doting [doh-ting] ExamplesWord Originadjective
- excessively fond: doting parents.
- showing a decline of mental faculties, especially associated with old age; weak-minded; senile.
- to bestow or express excessive love or fondness habitually (usually followed by on or upon): They dote on their youngest daughter.
- to show a decline of mental faculties, especially associated with old age.
- decay of wood.
Origin of dote 1175–1225; Middle English doten to behave foolishly, become feeble-minded; cognate with Middle Dutch doten. Related formsdot·er, noun Related Words for doting affectionate, loving, adoring, devoted, struck, fascinated, fatuous, fond, foolish, lovesick, silly, simple, lovesome Examples from the Web for doting Contemporary Examples of doting
He is also said to have been a good father and now a doting grandfather.
January 15, 2014
There are the doting mother, wild brother, and distant father.
May 14, 2013
The Moscow regime is denying them a chance; a chance at an extraordinary life with doting parents in a wealthier country.
December 31, 2012
Even her husband, a gruff French surgeon who is more “Tiger Mom” than doting dad, thought the email was a bit curt.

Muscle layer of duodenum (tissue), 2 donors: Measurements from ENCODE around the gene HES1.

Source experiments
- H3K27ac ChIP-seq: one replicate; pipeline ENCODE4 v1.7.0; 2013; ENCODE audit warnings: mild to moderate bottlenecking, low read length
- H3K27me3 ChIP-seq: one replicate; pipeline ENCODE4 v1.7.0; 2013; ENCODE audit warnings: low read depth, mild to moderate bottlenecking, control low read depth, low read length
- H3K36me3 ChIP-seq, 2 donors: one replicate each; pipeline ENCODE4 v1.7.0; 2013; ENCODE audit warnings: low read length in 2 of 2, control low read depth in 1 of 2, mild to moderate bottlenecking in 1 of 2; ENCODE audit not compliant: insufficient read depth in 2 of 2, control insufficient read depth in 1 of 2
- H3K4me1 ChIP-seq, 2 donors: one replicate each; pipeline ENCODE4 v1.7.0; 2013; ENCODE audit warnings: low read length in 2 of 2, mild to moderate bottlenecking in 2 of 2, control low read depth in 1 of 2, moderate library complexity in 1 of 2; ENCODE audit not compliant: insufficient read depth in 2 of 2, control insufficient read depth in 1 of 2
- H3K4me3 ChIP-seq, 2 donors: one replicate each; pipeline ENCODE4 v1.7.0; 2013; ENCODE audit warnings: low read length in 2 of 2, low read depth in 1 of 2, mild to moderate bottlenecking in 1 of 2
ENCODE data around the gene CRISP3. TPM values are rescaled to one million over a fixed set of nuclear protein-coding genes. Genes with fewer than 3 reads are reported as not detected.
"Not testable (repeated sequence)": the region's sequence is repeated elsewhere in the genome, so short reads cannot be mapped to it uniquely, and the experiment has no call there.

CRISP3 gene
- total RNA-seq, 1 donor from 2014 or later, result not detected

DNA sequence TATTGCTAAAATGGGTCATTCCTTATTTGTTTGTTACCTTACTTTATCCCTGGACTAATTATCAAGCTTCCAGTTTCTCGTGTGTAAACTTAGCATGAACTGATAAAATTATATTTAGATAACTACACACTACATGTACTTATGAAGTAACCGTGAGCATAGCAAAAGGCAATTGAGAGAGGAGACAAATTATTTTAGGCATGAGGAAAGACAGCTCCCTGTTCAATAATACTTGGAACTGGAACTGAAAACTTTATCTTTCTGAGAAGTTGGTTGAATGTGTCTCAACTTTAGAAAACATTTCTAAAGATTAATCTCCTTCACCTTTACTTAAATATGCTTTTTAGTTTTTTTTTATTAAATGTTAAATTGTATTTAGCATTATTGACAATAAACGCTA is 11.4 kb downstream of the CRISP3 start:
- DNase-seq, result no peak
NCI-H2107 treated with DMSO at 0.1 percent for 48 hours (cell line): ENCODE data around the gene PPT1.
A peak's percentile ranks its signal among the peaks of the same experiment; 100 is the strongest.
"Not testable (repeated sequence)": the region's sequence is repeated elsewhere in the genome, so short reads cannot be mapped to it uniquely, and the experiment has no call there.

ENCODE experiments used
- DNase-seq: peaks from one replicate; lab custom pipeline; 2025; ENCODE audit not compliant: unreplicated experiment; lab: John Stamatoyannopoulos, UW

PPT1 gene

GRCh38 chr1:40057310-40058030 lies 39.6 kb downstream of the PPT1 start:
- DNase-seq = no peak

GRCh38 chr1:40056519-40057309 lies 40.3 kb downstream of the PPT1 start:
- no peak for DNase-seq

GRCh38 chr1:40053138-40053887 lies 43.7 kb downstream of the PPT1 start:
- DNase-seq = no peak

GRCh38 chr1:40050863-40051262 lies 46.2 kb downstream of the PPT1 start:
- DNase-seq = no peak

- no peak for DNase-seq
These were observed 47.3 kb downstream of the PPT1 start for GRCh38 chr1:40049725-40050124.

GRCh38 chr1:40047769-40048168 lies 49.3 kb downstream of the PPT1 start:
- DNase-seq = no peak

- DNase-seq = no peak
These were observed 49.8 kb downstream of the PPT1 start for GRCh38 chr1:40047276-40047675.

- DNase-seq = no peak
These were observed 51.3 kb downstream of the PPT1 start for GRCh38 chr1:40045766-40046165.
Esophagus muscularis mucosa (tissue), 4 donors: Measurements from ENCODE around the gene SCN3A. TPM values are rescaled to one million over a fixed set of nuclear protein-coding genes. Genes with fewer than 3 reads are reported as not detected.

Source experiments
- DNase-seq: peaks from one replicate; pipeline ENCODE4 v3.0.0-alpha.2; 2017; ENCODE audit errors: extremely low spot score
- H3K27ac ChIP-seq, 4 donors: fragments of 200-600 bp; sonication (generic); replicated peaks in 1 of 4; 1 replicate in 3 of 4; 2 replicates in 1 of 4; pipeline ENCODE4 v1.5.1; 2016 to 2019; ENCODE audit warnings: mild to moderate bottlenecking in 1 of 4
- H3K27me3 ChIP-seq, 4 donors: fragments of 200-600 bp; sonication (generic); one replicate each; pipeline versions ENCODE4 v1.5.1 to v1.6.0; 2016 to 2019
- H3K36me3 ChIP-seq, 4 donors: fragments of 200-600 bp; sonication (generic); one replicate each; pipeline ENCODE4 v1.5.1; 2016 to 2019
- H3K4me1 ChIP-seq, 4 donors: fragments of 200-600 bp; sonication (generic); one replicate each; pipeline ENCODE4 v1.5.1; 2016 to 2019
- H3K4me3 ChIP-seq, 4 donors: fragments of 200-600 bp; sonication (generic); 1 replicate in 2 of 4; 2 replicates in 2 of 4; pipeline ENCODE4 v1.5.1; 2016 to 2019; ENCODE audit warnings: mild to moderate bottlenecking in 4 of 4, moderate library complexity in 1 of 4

December 1, 2012
Put another way, they are what every doting parent wants their precocious toddler to grow up to become.
October 19, 2012
Historical Examples of doting
And how comes it she’s so afraid of the soldiers, if she’s doting?
Charles James Lever
Her hands were fumbling with the clothes of this doting rival.
I was pleased to notice that her nudity did not this time appeal to my doting madness.
The Pyramids themselves, doting with age, have forgotten the names of their founders.
I was never able to tell my fond and doting mother that I, like her, had taken a prize.
British Dictionary definitions for doting dote now rarely doat verb (intr)
- (foll by on or upon) to love to an excessive or foolish degree
- to be foolish or weak-minded, esp as a result of old age
Derived Formsdoter or now rarely doater, nounWord Origin for dote C13: related to Middle Dutch doten to be silly, Norwegian dudra to shake Word Origin and History for doting dote v.
c.1200, “to be feeble-minded from age,” from Middle Low German doten “be foolish,” of unknown origin. Meaning “to be infatuated” is from late 15c. Related: Doted; dotes; doting.